From the Independent: Strange island: Pacific tribesmen come to study Britain.
In March this year, a British TV company invited a small tribe called the Kastam, from the tiny South Pacific island of Tanna, to send a delegation to England, a country none of its people had ever visited before. They spent a month living here, learning our customs, and making a film about the way the strange and alien inhabitants of a modern western democracy live. The five men walking up the Mall are this delegation. We are witnessing the final chapter of their incredible journey.
…until now, anthropology has always been a one-way street; alien cultures have never ” gone native” over here. The project was an experiment in what one might call reverse anthropology.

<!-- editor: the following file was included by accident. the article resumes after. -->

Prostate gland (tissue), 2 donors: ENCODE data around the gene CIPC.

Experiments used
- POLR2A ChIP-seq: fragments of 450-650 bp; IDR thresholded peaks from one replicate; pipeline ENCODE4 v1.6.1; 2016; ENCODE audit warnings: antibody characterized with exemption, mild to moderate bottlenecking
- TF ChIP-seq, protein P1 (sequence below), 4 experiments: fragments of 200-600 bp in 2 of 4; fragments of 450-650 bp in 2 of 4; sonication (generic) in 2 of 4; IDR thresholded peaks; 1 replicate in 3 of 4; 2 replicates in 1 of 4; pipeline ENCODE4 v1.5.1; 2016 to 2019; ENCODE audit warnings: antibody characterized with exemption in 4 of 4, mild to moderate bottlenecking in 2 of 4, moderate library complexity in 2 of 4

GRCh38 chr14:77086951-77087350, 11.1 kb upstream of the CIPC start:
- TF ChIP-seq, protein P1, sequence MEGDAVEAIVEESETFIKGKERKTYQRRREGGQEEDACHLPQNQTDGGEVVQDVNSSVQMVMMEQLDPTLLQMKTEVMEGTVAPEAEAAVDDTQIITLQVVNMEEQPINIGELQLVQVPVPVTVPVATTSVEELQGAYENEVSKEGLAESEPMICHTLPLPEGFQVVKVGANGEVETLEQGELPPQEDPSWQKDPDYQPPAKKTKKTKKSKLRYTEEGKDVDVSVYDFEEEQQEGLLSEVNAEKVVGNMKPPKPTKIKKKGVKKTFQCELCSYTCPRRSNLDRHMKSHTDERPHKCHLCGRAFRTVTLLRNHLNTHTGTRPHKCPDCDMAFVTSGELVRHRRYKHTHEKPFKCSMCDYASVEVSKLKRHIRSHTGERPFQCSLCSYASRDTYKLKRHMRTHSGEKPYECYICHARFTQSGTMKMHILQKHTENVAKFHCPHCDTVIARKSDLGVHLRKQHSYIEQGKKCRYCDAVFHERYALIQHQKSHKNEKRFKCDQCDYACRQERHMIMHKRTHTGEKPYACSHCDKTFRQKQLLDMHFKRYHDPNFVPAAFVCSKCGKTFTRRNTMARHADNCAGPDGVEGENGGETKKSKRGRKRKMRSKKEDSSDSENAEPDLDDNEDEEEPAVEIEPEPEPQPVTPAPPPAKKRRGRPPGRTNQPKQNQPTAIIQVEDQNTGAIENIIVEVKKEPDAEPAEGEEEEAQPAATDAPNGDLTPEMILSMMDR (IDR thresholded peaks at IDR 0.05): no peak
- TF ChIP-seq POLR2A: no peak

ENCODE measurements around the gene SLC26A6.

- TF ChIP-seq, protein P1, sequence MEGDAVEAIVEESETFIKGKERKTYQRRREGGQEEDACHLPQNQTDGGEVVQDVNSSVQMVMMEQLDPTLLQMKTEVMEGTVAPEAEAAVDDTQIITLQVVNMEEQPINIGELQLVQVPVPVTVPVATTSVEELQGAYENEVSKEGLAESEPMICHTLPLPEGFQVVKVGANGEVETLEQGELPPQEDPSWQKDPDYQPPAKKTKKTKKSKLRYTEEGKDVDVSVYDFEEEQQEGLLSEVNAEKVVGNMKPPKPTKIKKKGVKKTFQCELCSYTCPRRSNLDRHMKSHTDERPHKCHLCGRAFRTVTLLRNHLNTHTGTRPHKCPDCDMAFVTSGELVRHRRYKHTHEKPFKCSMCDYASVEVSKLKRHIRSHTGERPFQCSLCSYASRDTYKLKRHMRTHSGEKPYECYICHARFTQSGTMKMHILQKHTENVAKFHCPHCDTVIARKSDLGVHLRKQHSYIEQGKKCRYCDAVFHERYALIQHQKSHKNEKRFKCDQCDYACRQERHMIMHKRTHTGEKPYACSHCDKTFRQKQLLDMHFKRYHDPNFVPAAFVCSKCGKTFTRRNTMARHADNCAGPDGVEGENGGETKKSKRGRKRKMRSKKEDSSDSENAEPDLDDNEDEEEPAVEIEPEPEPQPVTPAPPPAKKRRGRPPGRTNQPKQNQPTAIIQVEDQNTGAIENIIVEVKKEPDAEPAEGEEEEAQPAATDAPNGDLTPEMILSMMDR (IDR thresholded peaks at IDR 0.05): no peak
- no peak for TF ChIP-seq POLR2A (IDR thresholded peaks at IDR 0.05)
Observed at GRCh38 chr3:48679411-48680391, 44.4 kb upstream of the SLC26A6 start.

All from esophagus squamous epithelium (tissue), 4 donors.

A very strange experiment it was too. The five men, whose names are Yapa, Joel, JJ, Posen and Albi, come from a small hillside village on Tanna, which is the southern tip of the archipelago that makes up the island nation of Vanuatu. At home, they live in mud huts, wear nothing but penis sheaths made from grass, and while away days conforming to a sort of tropical cliché: tending crops, looking after pigs and sitting contentedly in the shade of the banyan tree.
The hurly-burly of central London, where I was invited to follow the group for a day, couldn’t be more different. For men who had grown up in a place where the only form of currency is pigs, and innovations such as electricity, television and the internal combustion engine never caught on, the land of skyscrapers and unbridled capitalism isn’t just another country. It might as well be another planet. [continue]